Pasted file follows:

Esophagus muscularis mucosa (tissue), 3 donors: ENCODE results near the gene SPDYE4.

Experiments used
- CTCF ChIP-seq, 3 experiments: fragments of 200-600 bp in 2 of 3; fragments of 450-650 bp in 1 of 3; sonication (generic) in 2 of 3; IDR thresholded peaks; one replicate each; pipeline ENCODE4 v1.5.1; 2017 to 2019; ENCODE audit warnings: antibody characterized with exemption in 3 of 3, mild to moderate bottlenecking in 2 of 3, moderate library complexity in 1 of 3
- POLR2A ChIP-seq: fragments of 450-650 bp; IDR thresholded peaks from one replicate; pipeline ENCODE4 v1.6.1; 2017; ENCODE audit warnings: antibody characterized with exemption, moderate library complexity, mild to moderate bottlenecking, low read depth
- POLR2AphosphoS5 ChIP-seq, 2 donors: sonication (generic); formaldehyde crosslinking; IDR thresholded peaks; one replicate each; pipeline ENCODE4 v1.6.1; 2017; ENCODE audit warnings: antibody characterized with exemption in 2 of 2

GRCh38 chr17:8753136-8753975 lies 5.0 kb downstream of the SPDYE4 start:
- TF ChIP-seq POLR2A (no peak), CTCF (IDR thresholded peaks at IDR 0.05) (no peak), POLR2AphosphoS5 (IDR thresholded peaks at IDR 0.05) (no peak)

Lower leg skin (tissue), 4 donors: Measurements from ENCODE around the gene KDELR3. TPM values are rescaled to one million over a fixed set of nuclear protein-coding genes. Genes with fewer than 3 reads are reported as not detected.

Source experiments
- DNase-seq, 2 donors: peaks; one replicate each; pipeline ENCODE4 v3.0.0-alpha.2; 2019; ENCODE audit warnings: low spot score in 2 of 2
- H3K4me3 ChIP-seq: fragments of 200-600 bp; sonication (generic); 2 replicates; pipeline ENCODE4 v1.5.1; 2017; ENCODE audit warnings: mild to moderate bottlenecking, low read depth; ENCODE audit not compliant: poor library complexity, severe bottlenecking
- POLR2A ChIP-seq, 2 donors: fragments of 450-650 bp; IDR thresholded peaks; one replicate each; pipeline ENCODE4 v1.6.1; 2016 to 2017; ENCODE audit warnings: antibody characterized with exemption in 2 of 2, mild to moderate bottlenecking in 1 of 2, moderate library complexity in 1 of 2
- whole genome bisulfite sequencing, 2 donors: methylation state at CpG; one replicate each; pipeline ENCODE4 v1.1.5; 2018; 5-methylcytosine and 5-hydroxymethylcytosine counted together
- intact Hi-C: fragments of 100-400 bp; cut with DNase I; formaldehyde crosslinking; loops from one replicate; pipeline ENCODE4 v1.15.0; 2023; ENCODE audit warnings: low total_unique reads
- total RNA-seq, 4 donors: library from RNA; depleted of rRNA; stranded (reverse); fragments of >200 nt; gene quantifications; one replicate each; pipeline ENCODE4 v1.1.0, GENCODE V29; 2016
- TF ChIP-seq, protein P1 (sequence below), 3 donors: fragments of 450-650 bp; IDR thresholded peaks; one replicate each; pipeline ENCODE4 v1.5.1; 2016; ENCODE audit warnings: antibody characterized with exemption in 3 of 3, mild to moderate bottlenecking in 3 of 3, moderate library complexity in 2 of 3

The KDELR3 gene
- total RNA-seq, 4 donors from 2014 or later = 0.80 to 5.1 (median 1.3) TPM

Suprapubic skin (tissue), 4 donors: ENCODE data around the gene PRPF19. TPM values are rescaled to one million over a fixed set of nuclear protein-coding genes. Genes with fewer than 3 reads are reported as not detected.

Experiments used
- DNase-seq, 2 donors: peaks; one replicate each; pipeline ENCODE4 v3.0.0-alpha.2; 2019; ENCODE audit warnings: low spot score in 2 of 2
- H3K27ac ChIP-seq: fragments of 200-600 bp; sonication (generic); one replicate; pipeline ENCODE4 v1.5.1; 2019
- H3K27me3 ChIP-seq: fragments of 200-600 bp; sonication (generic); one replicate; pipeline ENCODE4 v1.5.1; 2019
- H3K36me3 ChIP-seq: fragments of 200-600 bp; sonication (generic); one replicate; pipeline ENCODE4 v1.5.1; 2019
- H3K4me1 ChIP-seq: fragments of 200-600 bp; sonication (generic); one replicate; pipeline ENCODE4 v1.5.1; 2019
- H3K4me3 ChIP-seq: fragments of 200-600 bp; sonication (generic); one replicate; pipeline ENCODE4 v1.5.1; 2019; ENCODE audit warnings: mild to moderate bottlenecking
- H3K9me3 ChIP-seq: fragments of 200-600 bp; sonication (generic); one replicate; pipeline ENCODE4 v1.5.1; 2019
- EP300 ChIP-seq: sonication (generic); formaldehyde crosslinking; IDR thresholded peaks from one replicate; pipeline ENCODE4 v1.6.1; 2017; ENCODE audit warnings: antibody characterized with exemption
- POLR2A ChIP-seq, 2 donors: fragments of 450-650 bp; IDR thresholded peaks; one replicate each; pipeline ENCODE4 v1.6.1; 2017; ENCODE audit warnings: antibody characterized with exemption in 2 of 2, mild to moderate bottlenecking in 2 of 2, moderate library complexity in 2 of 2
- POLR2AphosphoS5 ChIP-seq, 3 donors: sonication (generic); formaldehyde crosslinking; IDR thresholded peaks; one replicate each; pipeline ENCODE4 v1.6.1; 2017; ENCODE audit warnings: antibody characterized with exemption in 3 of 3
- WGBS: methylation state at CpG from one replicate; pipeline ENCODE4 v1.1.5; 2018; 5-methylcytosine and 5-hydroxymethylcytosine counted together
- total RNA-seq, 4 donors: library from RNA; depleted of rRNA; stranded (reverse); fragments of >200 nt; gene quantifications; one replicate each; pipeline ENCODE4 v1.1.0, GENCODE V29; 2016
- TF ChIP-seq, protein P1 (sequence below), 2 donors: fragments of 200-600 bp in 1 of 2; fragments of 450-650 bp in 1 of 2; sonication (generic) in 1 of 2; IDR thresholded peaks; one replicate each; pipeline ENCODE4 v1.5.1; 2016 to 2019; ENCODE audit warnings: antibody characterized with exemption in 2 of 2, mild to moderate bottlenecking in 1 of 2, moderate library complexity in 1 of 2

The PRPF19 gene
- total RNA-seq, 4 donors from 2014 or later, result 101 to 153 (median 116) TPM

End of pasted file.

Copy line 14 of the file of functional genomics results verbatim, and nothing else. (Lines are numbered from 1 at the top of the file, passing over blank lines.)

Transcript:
- intact Hi-C: fragments of 100-400 bp; cut with DNase I; formaldehyde crosslinking; loops from one replicate; pipeline ENCODE4 v1.15.0; 2023; ENCODE audit warnings: low total_unique reads